Tony Rousmaniere: The value of recognising clinical failures

Like most therapists, I got into the field with the primary goal of helping people. When I started my clinical training, I was gratified so see that many of my clients quickly improved. However, as the months went on, my gratification soured as I realised that some of my clients were not improving. By the end of my first year of training, I came to the shocking realisation that half of my clients were not improving. Some stalled, many dropped out, and around 10% actually deteriorated during therapy.

My first reaction to this failure was shame and embarrassment. I had never heard a prominent psychologist discuss their clinical failures; I assumed everyone else was succeeding. All I had ever heard about therapy models – CBT, dynamic therapy, EMDR, you name it – was how effective they are. In fact, I had heard some teachers claim that they never had treatment failures.

Learning from mistakes

Over the years, I realized that hiding my failures didn’t serve me or my clients. Instead, I decided to write a book, Deliberate Practice for Psychotherapists, in which I argue that clinical skill improvement works best if we can self-compassionately acknowledge our limits and failures. This allows us to use deliberate practice to gradually improve our skills. All professionals need to acknowledge their limits and failures to learn from their mistakes. Can you imagine an athlete improving without ever discussing their failures with a coach? Or an artist improving without showing their imperfect work to a teacher? Or a chess player never acknowledging losing a match? Therapists are no different.

Talking about failure can help clients and clinicians

Ironically, I’ve found that some of my clients start to make the most progress only after we acknowledge the possibility (or even likelihood) of treatment failure. Some benefits from talking about failure with clients that I have noticed:

1. It lets the client know that we can be honest with each other about the possibility of failure.
2. It signals to the client that we are taking the gravity of their challenges seriously.
3. Talking about failure frankly helps the client see that they don’t need to rescue me – the therapist – from my own insecurities, which they would do by pretending to get better when they are not.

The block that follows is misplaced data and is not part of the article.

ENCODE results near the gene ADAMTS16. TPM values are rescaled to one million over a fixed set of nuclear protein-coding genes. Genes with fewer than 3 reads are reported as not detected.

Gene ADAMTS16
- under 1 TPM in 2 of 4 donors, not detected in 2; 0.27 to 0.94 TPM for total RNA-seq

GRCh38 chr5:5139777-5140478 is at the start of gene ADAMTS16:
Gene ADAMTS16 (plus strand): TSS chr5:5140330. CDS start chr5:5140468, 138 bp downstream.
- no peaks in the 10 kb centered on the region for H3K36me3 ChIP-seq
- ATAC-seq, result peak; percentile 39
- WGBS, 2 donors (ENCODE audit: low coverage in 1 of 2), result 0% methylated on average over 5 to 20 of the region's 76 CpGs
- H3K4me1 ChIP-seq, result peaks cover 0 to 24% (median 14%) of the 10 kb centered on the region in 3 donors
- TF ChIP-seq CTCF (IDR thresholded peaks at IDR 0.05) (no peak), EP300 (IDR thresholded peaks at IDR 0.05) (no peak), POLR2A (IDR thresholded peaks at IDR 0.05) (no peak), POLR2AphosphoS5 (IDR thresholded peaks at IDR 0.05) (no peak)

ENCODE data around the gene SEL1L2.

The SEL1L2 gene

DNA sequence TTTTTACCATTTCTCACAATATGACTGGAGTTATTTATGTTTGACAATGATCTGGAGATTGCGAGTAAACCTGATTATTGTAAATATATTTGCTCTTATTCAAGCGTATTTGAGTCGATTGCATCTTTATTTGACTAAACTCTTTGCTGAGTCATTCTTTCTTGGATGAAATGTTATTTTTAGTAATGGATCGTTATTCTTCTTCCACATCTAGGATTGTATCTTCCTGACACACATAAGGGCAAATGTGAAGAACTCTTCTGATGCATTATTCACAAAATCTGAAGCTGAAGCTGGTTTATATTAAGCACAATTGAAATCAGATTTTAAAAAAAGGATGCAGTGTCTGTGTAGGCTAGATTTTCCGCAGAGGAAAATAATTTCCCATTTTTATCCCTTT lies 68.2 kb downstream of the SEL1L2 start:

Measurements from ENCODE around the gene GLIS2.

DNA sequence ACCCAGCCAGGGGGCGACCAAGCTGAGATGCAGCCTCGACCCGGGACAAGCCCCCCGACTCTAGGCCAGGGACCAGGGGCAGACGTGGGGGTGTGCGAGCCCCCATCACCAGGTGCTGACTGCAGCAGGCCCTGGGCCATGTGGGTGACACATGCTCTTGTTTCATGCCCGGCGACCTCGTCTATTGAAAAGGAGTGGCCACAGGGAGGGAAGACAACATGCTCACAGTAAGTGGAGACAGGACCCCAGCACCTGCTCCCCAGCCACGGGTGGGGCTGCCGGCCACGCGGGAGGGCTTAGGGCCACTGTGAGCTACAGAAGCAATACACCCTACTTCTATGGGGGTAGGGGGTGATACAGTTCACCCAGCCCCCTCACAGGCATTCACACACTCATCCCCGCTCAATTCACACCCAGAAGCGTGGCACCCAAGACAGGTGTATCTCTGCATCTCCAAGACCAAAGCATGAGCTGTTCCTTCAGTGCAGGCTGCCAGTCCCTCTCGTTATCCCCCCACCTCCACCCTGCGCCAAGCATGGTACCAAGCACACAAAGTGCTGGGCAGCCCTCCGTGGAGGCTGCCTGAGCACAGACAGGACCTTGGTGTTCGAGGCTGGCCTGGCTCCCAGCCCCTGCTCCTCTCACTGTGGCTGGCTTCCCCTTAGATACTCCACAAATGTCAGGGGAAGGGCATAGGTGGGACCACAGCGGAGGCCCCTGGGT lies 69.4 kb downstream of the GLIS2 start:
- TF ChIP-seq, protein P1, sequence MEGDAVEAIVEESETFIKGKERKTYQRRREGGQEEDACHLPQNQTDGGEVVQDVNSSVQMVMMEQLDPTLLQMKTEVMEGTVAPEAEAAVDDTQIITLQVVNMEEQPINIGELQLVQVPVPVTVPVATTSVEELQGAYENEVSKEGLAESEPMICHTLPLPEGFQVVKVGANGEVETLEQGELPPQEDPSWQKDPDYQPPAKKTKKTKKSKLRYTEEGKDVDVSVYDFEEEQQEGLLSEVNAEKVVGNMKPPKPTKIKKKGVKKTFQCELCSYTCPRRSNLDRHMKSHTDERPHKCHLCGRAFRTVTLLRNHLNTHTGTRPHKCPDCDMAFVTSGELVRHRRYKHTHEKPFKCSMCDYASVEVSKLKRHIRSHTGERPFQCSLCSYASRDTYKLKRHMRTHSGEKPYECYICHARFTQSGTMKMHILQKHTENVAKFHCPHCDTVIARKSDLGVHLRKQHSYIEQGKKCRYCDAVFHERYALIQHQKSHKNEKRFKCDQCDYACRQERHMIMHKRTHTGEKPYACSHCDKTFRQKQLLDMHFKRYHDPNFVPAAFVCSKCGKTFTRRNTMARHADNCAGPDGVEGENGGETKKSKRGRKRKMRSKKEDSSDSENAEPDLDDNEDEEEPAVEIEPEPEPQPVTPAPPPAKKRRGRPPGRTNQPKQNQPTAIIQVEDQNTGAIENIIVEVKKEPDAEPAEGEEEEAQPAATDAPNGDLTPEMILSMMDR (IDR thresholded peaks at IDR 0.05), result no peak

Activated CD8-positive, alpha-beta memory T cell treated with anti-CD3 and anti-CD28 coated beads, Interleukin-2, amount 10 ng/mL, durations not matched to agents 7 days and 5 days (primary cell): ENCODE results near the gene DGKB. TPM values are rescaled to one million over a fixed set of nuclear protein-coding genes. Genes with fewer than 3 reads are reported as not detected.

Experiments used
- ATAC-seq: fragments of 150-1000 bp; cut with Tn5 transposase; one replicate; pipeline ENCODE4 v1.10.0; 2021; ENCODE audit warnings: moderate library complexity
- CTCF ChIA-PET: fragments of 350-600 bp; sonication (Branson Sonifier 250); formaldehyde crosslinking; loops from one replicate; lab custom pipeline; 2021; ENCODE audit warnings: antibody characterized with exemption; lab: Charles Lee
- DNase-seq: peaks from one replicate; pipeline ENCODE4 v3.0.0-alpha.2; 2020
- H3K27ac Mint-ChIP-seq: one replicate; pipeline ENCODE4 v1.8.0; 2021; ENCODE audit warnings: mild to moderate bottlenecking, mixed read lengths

4. It signals to the client that they can’t expect me to rescue or save them, because I am not superman. This encourages some clients to step up more for themselves.
5. It facilitates expression of painful feelings like grief/anger that otherwise are kept buried. When these feels are recognized, more honest hope and optimism can emerge, in contrast to forced or pretend hope and optimism, which is unfortunately common in therapy.

These are just some of the benefits of acknowledging failure with clients. I’ve also noticed a range of benefits for myself and other therapists:

1. Improved self-esteem and self-compassion that comes from a more balanced and realistic view of myself and my work.
2. A shift in my focus from worrying if I am a good or bad therapist, to focusing on gradually getting better through continuous deliberate practice.
3. More enjoyment from my work as I am relieved of the impossible pressure to heroically save all of my clients.
4. More open and close relationships with colleagues. Openly sharing our challenges and failures together helps us bond and support each other.

Why do we avoid talking about failures? One common reason is that we worry about turning clients off from treatment. However, consider this: if you went to a doctor for cancer treatment, would you feel more confident if the doctor said “I succeed with 100% of my patients” or if the doctor acknowledged a realistic chance of failure? By acknowledging failure openly, we can experientially help our clients face their often immense challenges with courage and resolve. Try it!

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